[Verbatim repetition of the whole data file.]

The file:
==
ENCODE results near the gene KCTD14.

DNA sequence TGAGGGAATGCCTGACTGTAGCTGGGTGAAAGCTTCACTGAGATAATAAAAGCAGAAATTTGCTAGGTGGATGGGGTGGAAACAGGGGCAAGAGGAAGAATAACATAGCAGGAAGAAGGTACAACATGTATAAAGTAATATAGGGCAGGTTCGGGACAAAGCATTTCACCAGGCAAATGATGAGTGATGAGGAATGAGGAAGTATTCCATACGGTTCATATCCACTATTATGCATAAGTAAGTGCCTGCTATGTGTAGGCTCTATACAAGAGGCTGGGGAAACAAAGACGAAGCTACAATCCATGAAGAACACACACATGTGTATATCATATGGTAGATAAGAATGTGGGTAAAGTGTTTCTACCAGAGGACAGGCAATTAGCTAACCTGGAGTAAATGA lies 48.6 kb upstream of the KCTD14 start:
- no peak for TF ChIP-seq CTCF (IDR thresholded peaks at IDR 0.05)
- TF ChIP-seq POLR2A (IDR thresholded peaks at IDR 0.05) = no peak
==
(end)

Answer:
ENCODE results near the gene KCTD14.

DNA sequence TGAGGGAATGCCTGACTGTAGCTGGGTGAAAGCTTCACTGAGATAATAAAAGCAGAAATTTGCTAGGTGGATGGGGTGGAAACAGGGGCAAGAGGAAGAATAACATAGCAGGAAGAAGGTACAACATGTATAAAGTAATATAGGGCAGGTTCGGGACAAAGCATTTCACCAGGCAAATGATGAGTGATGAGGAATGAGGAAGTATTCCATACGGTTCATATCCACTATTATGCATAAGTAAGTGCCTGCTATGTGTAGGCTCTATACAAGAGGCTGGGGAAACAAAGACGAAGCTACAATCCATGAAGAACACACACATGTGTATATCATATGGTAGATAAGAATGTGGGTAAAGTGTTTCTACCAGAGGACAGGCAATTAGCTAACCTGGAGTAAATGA lies 48.6 kb upstream of the KCTD14 start:
- no peak for TF ChIP-seq CTCF (IDR thresholded peaks at IDR 0.05)
- TF ChIP-seq POLR2A (IDR thresholded peaks at IDR 0.05) = no peak